Academic Profile

I received my B.A. training in psychology from Smith College, MA, USA, and my PhD in personality psychology from The University of Michigan, MI, USA.

As a personality psychologist, I am broadly interested in the influences of multiple social identities and individual differences on well-being, performance, and health psychology outcomes within different social contexts. In all my research, I adopt a person x situation perspective to understand how individual differences predict different reactions within different social contexts, which in turn lead to important personal and social outcomes.

To this end, I have two major lines of research. First, I am a motivation researcher who develops, validates, and refines methods of assessing implicit motives. In this line of work, I publish and investigate best practices for using the Picture Story Exercise, the most commonly used measure of implicit motives. I have also explored the use of machine learning for automating the laborious content coding process that is involved in scoring implicit motives in text. Second, I investigate how individual differences (such as in motivation and in social identities) can affect performance, interpersonal outcomes, and physiological and emotional changes during motive-relevant contexts. I have explored the intersection between the person and the situation on a wide range of personal and social outcomes such as addictive behaviors, body image, internet radicalization, consumerism, medical adherence, adolescent aggression, and inter-group relations.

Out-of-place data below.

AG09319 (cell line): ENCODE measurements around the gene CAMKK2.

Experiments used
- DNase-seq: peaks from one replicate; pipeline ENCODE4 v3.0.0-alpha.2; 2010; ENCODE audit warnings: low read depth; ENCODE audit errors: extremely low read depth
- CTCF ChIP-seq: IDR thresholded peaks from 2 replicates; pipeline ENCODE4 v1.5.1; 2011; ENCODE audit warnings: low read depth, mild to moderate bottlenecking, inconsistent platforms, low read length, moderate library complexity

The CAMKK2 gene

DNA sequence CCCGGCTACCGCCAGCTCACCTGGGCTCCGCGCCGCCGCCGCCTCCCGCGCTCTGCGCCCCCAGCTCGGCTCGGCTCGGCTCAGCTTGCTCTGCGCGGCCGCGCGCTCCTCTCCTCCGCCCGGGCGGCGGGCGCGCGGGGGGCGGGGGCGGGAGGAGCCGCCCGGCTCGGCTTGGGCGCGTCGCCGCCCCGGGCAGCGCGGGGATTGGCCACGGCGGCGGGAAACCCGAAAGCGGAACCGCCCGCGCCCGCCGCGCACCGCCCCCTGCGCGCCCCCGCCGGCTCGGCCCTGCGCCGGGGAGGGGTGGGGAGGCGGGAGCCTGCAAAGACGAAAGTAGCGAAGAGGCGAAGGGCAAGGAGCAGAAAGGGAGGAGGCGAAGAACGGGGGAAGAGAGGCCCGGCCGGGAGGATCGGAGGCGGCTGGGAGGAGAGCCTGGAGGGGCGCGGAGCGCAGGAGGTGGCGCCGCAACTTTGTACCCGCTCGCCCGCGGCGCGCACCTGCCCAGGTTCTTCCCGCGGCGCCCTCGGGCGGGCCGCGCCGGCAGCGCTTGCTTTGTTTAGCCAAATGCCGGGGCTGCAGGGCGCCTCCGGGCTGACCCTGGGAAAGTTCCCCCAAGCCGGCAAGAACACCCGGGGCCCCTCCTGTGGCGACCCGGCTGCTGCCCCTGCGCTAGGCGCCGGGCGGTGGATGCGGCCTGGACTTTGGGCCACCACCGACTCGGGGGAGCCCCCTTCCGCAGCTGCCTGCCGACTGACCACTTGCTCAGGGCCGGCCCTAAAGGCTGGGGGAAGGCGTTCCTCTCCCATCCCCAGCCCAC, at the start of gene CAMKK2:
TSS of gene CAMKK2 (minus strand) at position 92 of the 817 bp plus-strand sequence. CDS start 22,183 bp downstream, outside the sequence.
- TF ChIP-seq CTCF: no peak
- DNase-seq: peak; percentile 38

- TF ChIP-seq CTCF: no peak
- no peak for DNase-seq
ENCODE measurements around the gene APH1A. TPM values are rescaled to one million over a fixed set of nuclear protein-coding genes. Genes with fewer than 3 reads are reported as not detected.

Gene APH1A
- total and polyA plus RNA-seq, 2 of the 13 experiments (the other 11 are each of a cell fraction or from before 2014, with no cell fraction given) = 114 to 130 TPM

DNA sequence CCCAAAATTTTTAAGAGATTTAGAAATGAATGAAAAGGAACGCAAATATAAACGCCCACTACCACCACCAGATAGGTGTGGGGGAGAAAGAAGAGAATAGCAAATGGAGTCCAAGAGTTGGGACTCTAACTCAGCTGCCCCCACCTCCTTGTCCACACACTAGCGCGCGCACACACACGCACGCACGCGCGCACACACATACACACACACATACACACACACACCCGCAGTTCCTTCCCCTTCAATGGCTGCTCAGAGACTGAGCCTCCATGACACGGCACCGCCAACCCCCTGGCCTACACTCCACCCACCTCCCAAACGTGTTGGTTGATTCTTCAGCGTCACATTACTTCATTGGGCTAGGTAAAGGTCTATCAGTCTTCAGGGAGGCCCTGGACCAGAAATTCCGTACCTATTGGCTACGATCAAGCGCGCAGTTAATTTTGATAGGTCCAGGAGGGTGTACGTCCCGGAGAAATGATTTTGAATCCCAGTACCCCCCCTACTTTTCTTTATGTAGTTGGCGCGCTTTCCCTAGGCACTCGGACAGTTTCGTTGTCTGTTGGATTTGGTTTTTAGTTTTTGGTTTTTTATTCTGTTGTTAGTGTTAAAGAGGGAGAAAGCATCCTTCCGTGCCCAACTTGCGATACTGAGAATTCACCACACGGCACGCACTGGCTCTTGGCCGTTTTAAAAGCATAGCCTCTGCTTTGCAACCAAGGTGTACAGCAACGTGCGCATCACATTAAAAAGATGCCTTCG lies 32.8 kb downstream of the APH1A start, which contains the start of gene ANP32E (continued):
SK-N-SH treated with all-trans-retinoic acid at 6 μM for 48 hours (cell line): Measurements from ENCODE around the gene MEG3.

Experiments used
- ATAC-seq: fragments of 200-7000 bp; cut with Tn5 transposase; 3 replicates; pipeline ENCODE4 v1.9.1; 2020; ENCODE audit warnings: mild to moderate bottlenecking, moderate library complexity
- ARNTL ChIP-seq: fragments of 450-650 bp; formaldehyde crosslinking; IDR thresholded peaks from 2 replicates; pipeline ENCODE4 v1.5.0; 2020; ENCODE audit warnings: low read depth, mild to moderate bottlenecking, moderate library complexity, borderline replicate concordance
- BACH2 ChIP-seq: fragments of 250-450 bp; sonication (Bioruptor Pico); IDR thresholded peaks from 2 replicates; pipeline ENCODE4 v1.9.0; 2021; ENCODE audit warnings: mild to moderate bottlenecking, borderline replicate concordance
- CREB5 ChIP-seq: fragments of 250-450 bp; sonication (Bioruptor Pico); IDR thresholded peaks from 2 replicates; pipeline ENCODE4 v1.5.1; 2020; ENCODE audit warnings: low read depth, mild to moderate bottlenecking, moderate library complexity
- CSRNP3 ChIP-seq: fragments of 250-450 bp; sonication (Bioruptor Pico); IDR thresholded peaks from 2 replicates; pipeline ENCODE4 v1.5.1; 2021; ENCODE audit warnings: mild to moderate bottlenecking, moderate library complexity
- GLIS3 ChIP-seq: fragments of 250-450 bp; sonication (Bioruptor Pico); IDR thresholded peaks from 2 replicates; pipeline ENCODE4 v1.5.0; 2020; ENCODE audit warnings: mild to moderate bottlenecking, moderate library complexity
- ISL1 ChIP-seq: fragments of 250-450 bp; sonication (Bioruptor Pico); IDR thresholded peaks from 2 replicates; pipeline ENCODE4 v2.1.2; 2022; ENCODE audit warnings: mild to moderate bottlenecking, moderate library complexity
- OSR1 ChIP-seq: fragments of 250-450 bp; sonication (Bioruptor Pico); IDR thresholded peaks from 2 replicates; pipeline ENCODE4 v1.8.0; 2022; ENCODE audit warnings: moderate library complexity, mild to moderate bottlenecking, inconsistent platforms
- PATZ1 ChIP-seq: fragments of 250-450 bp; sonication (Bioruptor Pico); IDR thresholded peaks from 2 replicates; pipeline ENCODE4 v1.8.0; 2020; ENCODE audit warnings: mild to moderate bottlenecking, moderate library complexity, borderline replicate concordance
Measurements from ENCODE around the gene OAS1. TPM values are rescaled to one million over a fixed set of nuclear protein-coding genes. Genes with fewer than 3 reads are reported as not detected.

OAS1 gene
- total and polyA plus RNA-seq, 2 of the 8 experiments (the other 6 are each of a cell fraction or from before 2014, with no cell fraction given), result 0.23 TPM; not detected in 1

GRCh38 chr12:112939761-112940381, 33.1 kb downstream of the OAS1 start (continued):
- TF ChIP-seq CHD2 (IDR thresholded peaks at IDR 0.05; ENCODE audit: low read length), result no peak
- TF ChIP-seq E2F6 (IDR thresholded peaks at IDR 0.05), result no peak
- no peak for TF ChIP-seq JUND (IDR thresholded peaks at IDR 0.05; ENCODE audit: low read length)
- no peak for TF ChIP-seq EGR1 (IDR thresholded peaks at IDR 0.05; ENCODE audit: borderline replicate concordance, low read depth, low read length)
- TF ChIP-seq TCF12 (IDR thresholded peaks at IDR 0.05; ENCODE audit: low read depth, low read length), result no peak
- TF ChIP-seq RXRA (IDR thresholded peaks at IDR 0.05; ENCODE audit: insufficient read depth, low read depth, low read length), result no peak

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Assoc Prof Ring Joyce Pang Shu Min
Associate Professor, School of Social Sciences

* Implicit motives
* Personality assessment
* Gender
* Adolescents
* Health psychology
  • Towards the development of a machine learning database for implicit motive coding
  • Pang, J.S., & Baumann, N (in press).(2020). At the crossroads of women’s experience: Insights from and intersections between motivation, emotion, gender, and culture. The Cambridge International Handbook on Psychology of WomenUK: Cambridge University Press.

  • Hernández, M., Tan, J.Z.J., Tan, J.T., Pang, J.S., & Detenber, B.H. (2019). Predicting Attitudes toward Out-groups in Singapore: Beyond National Identity. 72nd Annual Conference of the World Association for Public Opinion ResearchToronto, Ontario, Canada.

  • Pang, J.S.(2018). Feedback as implicit motivational incentives: Approach and avoidant achievement motivated Singaporean university students’ responses to success versus failure feedback. Student Motivation, Engagement, and Growth: Asian InsightsOxfordshire, UK: Routledge.

  • Wee, K. Z., & Pang, J.S. (2018). Beating Lady Luck: Effects of Competitive Gambling on Opponent Likeability and Targeted Physical Aggression. Asian Journal of Social Psychology, , in press.

  • Neo, L.S., Pang, J.S., & Chin, J.(2018). Bystander intervention to prevent radicalization.. Learning from Violent Extremist Attacks: Insights for Practitioners and Policymakers.Singapore: World Scientific Publishing.